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Why running in silence might make you a better runner (and help you enjoy it more)

Posted by for Wellbeing

Looking to shake up your running routine? Running in silence has more benefits than you could imagine.

Have you ever set out to go on a run only to realise your headphones have run out of battery and given up on the idea completely? I know I have. I don’t think I’ve ever ran without loud music playing, and if I have, I’ve found it very difficult. But as we enter a new year, I want to improve my fitness, including my running, and I’m looking for new ways to do so.

A friend suggested that I run in silence, which baffled me initially. The idea of running with no distractions seemed absurd to me. After all, the distractions are usually what I focus on to take my mind off a difficult run. But the more people I spoke to, I realised just how common running in silence is and how many people swear by it.

According to a 2016 survey by Runner’s World, 61% of people listen to something while running. So the silent runners are in the minority. But maybe they’re onto something when it comes to improving your performance and enjoyment during running.

We asked three women who run in silence why they love it so much. This is what they said…

It improves your mental strength

Running is as much a mental battle as it is physical, which is why it requires so much practice. Elle, 30, from Liverpool, has started running competitively in recent years and stopped listening to music in order to improve her mentality towards running. “I have learnt that mental grit can sometimes be more powerful than the strength in your legs and, for me, I need to run without music to have this strength and focus,” she says.

It also helps her when it comes to competitive running: “Don’t get me wrong – when racing and you hear a heavy breath behind you, it can be off-putting. But it also helps you become aware that someone is near to you and can spur you on to accelerate further.”

Lucy, 32, from Suffolk, agrees, explaining that she runs silently after taking a break from running, like over the Christmas period or when she’s training for a difficult race. “It makes me more aware of my breathing so I can concentrate on getting it under control so I don’t get a stitch. I find booming music in my ears stressful.”

woman running in woods
Lucy says running without music has significantly improved her performance.

It makes running social

Running with a friend, family member or in an informal race like Parkrun is a great way to motivate yourself and this is difficult to do with earphones in. Ally, 32, gave up on listening to music while running for good when she started running socially: “I had more awareness of people around me,” she says.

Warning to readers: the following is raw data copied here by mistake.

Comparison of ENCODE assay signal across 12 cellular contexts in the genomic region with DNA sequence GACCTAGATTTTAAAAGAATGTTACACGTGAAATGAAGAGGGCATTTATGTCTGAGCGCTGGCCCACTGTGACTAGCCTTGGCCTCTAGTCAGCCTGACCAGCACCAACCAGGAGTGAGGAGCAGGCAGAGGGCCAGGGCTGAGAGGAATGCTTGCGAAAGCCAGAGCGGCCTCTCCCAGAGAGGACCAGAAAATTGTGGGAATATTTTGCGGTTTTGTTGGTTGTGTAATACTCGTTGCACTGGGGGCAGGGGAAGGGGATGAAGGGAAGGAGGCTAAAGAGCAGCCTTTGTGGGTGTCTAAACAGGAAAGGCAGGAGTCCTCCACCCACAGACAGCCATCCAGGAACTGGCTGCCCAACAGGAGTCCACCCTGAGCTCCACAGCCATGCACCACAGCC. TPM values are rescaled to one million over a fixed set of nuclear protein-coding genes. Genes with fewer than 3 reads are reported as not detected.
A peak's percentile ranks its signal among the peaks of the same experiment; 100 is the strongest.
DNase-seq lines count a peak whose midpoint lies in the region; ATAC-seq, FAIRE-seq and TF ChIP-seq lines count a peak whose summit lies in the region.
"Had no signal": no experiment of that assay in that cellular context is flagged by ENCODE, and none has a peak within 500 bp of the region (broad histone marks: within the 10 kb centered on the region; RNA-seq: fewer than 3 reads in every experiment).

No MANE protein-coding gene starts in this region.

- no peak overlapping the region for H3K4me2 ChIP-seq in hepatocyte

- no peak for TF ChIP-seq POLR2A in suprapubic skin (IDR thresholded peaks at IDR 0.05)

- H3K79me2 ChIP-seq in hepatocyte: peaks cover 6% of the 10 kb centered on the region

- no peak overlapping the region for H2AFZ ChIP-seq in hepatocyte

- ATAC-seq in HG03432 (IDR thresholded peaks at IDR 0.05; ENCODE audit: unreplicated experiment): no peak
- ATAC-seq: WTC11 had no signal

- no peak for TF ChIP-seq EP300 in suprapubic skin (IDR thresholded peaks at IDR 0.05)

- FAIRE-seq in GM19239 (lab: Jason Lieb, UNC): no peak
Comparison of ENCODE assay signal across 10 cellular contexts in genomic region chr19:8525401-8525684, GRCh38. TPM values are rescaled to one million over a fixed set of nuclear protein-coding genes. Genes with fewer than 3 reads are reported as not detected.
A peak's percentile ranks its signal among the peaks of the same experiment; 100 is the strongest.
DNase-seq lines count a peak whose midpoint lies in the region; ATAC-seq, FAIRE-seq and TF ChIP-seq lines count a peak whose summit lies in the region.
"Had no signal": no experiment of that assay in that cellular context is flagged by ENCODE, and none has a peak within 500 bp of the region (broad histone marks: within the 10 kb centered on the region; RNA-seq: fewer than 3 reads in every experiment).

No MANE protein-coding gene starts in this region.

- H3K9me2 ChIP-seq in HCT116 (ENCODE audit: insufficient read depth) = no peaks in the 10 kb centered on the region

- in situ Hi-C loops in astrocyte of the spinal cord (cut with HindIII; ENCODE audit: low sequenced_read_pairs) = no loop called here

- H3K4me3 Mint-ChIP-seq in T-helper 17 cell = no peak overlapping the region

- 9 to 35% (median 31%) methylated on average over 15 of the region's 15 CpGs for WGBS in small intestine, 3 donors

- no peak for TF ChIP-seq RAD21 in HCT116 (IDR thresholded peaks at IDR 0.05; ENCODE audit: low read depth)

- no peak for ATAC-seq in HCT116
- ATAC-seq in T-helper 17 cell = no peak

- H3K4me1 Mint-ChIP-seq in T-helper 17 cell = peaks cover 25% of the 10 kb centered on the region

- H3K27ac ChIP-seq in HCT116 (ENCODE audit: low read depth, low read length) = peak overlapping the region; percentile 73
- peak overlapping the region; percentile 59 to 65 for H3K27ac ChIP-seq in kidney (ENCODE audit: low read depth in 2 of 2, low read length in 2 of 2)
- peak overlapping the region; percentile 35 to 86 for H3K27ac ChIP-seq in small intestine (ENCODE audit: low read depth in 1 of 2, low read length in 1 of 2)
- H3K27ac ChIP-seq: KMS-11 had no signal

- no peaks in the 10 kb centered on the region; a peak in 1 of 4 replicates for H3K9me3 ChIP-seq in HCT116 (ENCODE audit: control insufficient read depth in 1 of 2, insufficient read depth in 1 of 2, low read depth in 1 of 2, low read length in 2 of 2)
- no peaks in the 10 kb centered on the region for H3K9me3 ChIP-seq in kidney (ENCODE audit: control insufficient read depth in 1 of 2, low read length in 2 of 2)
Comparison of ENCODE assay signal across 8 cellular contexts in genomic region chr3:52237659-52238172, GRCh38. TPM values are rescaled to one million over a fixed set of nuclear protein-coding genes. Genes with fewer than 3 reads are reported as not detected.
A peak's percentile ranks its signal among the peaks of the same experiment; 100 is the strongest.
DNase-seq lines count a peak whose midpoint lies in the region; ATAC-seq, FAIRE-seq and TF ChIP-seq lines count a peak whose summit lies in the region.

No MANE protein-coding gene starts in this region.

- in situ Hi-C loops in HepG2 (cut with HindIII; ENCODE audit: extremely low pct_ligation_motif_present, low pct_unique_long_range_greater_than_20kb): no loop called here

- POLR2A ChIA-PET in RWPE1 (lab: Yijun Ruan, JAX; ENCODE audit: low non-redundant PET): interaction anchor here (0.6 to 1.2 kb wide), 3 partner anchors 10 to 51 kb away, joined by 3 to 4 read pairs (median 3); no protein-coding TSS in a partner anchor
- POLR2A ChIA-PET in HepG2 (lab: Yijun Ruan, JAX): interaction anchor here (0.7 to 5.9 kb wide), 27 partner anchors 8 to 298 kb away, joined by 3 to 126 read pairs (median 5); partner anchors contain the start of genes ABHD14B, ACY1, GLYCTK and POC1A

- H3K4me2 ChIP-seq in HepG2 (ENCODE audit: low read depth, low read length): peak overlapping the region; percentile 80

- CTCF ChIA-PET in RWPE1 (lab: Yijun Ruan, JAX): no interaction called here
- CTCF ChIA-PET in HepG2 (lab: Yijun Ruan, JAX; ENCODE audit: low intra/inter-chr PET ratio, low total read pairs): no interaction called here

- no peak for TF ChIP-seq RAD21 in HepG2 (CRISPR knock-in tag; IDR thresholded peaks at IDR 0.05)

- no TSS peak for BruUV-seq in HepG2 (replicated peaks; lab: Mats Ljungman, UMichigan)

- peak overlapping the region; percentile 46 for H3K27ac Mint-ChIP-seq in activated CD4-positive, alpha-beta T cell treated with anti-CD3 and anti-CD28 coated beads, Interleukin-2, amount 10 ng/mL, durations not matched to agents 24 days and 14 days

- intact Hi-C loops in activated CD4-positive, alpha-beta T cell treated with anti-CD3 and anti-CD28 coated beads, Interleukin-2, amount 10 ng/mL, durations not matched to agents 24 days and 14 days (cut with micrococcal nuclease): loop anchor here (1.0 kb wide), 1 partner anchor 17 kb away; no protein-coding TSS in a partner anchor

Elle also started to enjoy running more when she ran races with other people without music. “I started to run the odd half marathon here and there but I chose not to listen to music during these as these were more social runs, running with family.”

Running with other people is a great way to change up your routine and potentially increase your speed. If you are interested in running races competitively too, you’re often not allowed to listen to music, so it’s good to get in the habit early.

It might improve your pace and breath control

Breath control is a crucial part of running but it can be difficult to manage if you can’t hear your breath over your music. Lucy says that this is one of the main benefits of silent running for her: “I can concentrate on pace, cadence and breathing without the distraction of a podcast or music in my ears. If I feel in control when running, I’m more likely to enjoy the run session.”

Elle agrees that running in silence can not only help you focus on your breathing but your mind-body connection too. “By not listening to music, I feel even more focused and in a trance, totally aware of my body and my legs,” she says.

It can turn running into a mindful experience

Running 10k probably isn’t what you imagine when you hear the word mindfulness but running in silence can be an incredible form of meditation.

“Running is the only time I can just not think, just let my brain chill out for a bit. With music or a podcast, that was just another distraction,” Ally says. While running with music can be relaxing in its own right, it perhaps allows you mindlessness rather than mindfulness, which might not be as rewarding for everyone in the long term.

“When running without music, I can process everything that I need to achieve that day or have achieved that day already. I go over scenarios that happened that day and break them down into tiny chunks and everything seems clearer,” Elle agrees. “I often feel that my mind is going on a run and my legs are just there to carry me.”

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Images: Getty, Lucy Woods

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